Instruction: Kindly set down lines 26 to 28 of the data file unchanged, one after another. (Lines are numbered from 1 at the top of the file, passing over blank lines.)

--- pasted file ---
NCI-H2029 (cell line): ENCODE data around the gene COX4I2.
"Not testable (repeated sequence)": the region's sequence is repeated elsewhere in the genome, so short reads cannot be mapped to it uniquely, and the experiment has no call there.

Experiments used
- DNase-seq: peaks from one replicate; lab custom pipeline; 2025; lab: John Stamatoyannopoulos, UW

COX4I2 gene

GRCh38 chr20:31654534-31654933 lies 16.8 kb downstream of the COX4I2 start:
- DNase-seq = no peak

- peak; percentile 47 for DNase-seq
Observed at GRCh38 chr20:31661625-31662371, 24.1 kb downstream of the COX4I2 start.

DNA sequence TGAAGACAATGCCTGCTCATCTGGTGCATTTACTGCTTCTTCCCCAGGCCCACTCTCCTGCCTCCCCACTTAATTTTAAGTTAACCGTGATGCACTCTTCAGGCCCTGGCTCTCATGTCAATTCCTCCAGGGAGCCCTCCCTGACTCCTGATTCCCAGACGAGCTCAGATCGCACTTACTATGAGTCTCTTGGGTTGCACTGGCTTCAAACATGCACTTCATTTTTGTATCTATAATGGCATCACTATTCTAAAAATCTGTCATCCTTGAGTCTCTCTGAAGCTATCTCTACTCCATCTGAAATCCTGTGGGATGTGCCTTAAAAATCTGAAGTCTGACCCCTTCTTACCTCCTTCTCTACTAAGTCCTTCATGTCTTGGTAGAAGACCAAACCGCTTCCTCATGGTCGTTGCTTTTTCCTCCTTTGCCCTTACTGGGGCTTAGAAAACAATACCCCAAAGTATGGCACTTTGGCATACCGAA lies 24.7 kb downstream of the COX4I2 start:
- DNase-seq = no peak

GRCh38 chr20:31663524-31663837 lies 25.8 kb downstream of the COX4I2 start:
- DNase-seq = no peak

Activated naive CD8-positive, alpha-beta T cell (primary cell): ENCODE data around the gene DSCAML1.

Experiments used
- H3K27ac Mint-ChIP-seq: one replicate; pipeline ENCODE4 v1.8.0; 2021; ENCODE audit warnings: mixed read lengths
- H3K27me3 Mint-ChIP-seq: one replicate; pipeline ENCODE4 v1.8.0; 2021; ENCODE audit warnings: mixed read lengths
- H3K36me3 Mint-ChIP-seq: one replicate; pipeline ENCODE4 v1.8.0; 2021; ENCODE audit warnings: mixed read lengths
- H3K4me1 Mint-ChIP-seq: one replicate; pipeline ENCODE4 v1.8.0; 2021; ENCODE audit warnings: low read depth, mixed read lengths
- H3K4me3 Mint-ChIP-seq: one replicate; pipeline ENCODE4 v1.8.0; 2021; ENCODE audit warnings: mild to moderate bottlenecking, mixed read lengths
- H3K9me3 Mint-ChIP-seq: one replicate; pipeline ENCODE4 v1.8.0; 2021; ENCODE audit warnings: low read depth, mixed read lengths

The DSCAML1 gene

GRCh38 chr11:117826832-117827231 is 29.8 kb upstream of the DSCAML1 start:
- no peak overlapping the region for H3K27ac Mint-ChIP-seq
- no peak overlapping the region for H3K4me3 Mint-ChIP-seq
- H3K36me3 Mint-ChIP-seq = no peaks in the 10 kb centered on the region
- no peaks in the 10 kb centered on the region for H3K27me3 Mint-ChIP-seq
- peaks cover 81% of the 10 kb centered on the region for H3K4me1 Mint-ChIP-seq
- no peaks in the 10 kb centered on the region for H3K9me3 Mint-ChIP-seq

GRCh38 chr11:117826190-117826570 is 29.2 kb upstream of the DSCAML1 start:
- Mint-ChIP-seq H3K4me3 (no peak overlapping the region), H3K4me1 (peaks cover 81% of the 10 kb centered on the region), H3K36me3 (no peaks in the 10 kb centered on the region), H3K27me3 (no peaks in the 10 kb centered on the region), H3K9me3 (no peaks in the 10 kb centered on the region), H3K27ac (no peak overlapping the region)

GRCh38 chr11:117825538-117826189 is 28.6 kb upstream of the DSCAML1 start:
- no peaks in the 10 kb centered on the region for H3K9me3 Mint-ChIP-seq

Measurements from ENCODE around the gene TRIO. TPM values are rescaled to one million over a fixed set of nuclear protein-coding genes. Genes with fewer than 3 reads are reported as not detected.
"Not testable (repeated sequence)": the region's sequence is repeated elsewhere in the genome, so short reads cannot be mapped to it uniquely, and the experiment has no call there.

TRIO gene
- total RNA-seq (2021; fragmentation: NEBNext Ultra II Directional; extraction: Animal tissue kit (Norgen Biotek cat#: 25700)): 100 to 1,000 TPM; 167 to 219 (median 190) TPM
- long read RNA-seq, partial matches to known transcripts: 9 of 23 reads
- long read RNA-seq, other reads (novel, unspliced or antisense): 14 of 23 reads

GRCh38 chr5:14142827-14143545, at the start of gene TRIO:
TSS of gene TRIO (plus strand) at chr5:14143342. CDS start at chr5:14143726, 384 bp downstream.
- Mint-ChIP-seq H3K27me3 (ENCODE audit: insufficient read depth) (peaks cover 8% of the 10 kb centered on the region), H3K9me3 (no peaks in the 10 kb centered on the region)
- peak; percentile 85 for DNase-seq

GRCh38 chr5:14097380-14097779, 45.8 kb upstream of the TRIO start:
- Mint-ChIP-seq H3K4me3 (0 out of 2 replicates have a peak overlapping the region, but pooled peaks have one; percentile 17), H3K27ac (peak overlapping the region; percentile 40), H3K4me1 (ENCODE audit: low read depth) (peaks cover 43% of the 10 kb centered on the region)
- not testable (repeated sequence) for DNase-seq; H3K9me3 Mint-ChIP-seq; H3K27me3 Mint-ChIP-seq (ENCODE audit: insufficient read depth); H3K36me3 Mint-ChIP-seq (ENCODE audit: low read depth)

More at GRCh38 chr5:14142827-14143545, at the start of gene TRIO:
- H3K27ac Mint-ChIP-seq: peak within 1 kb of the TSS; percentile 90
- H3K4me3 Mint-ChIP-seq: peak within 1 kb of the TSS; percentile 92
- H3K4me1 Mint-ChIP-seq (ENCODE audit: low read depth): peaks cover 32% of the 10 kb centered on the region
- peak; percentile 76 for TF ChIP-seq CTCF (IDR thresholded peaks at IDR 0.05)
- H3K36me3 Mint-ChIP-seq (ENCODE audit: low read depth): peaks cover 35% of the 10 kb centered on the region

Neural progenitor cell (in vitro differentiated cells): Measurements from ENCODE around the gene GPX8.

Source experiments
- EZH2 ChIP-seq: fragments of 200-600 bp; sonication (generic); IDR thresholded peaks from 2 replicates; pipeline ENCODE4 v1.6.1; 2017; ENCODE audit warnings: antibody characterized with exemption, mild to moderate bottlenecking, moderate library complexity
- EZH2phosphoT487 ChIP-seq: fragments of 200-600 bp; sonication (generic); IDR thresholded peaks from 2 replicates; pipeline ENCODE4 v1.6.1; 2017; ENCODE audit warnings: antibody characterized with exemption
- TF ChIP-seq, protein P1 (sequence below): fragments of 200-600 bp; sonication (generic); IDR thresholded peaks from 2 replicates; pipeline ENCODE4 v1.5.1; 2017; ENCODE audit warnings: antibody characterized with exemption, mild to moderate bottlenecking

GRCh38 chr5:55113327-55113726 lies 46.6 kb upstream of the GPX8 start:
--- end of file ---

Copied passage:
- H3K36me3 Mint-ChIP-seq = no peaks in the 10 kb centered on the region
- no peaks in the 10 kb centered on the region for H3K27me3 Mint-ChIP-seq
- peaks cover 81% of the 10 kb centered on the region for H3K4me1 Mint-ChIP-seq